“Sarge, would you like a beer?” Harold asked. “You know, it’s Christmas Eve and all.”

“Reyna, where the hell did you get the beer?”

Harold looked at Marshall sheepishly.

“You didn’t swipe them from the jeep that was parked outside the CP this afternoon by any chance, did you?” Marshall asked.

“Let’s just say that I requisitioned them for awhile, until our beer ration comes in,” Harold said grinning.

“Sure Reyna, I’ll have a beer with you and Washkowiak.”

The three men sat in the tent around a small stove fashioned out of a fuel drum. Although the tent was drafty, at least they were out of the raw, bone-chilling cold that would undoubtedly drop even farther during the night. Harold opened another can of beer and handed it to Marshall. Outside they heard the singing of the children serenading another group of soldiers a few tents down from their tent.

Read the rest of it here.

Welcome Home, Sgt. Paul M. Gordon


Another service member from the Korean War will soon be coming home:


Sgt. Paul M. Gordon was a farm boy from Dry Ridge, a top-notch basketball player who dreamed of one day going to Alaska to pan for gold.

He graduated from Crittenden High School when he was 16 and joined the Army soon after, in January 1949.

Gordon was 20 and serving in the Korean War when he died in June 1951 in a prisoner of war camp.

For decades, his family wondered about his fate.

“None of us really knew what happened to him,” said nephew Tony Gayhart of Burlington.

Now they do, and on Tuesday, Gordon’s remains will be brought to the United States, and he will be buried Friday at Kentucky Veterans Cemetery North in Williamstown.

You can read the rest of the story here.

These articles always choke me up because of their connection to my Korean War novel, War Remains. However, this one hits a little closer to home because he was with the 38th Infantry Regiment of the US Second Infantry Division, the same division and regiment that Bobby Washkowiak was with.

Welcome Home, Sgt. Gordon.

Former US Congressman Visits SolBridge

Donald Manzullo 2014 003

A former US congressman visited SolBridge the other day to address the students; a former congressman from Illinois I might add.

Donald Manzullo, from Illinois’ 16th Congressional District. Just up the road a bit from the LaSalle-Peru area. He’s currently the President and the CEO of the Korea Economic Institute of America (KEIA)

We had the chance to talk a little but after his lecture, but he had a train to catch. Fortunately, I talked to one of his aides and sent him some of the photos I took. I mentioned my Korean War novel, War Remains. I hope the former congressman checks it out.

Welcome Home, Cpl. William F. Day

daywilliamjpg-3222261_p9These news stories always choke me up.

Another soldier has finally returned home from a “forgotten war.”

The Department of Defense POW/Missing Personnel Office (DPMO) announced today that the remains of a U.S. serviceman, missing from the Korean War, have been identified and will be returned to his family for burial with full military honors.

Army Cpl. William F. Day, 25, of Hayward, Calif., will be buried April 7, in La Center, Ky. In late November 1950, Day was assigned to Company C, 32nd Infantry Regiment, 31st Regimental Combat Team (RCT). The 31st RCT was deployed east of the Chosin Reservoir, North Korea, when it was engaged by overwhelming numbers of Chinese forces. On Nov. 29, 1950, remnants of the 31st RCT, known historically as Task Force Faith, began a fighting withdrawal to more defensible positions near Hagaru-ri, south of the reservoir. On Dec. 2, 1950, Day was reported as missing in action.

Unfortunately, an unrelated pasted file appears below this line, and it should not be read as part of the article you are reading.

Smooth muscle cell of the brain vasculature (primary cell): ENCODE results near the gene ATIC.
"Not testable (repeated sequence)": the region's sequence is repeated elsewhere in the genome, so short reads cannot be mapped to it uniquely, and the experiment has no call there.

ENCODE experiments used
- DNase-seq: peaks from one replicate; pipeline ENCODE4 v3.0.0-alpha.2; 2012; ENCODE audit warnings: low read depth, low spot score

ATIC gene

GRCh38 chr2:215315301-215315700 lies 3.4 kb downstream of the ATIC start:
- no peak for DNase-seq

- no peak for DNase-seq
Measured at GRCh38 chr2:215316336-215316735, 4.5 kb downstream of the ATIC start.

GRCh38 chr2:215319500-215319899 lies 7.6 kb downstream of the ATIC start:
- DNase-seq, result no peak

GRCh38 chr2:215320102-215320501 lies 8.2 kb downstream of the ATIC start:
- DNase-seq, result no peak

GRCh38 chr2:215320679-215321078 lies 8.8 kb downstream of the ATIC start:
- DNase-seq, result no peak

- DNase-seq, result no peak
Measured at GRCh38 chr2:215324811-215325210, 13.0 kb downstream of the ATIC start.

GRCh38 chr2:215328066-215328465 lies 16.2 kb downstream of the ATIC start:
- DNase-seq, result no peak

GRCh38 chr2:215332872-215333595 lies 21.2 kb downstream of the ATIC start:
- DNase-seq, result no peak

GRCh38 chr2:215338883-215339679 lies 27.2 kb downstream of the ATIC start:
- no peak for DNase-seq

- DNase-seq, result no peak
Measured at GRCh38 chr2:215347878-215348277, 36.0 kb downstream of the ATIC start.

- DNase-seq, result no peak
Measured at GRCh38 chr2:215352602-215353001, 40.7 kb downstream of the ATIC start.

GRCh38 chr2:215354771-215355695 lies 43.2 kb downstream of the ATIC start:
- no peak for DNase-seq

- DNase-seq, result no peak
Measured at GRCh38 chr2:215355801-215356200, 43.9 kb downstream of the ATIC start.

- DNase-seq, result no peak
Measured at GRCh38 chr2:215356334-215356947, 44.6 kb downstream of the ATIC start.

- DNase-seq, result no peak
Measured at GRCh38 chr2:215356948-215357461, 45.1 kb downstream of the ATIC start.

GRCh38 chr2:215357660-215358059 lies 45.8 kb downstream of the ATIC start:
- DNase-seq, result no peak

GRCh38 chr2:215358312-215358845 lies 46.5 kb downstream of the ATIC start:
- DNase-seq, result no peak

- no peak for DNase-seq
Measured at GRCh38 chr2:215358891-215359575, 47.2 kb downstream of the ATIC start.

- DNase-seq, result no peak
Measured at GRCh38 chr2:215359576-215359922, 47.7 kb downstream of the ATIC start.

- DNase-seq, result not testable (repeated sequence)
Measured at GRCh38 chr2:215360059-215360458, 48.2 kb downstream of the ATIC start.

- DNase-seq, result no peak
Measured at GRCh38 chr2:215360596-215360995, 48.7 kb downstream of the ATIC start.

You can read the rest of the story here.

Of course, whenever I read one of these stories, I always think about my Korean War novel, War Remains. I am so proud of that book. Although it never became a best seller, I am proud of the story I tried to tell and for those family members who are still waiting for one of their loved ones to come home from the war, the book offered some hope that one day they would finally have their loved one home with them. There are still 7,888 service members listed as missing in action. One day, they will all be home.

Welcome home, Corporal Day.

War Remains — The LaSalle County Link

A Korean War Novel

When I sat down and started to write my Korean War novel War Remains in the fall of 2009, I based parts of the novel on some of the interviews I had with US Second Infantry Division veterans who were at such places as the Pusan Perimeter, Kunu-ri, Chipyong-ni, and Hoengseong.

Then, there was the LaSalle, Illinois link. I never intended to write a war novel; instead, I wanted the novel to be just as much about the war as the war experienced on the home front. Bobby Washkowiak could have been any service member from any small town in America who ended up in the Korean War. And as it turned out, I was a lot closer than I had ever imagined.

One of my friends, Doug Mayes, who lost an uncle at the same battle near Hoengseong, South Korea in February 1951, passed this link along to me. Although it doesn’t say which town in LaSalle County, most likely the soldier who was killed in action was killed at the same battle and the one that I describe in my novel.

Truth is sometimes stranger than fiction. In this case, it hit very close to the heart and soul of this novel.

Amazon Book Recommendations

Are You Looking For

This always puts on a smile on my face when Amazon recommends one of my books.

I concur.

Buy this Book!

detail of a statue at the Korean War Veteran's Memorial in Washington, D.C.

This year marks the 60th anniversary of the Korean War Armistice which technically ended the Korean War, though the US and ROK service members and South Korean civilians who lost their lives since the end of the Korean War on July 27, 1953 would beg to differ.

There are still over 7,900 US service members still listed as missing in action from this so-called police action and forgotten war. For all their loved ones, the Korean War has never been a forgotten one.

There is no reason not to buy this book.

There are 7,989 reasons why you should.

War Remains, A Korean War Novel (Kindle)

War Remains, A Korean War Novel (paperback)

July 27, 1953

detail of a statue at the Korean War Veteran's Memorial in Washington, D.C.

This year marks the 60th anniversary of the end of the Korean War when the armistice was signed at Panmunjom.

For some families though, the war has never ended.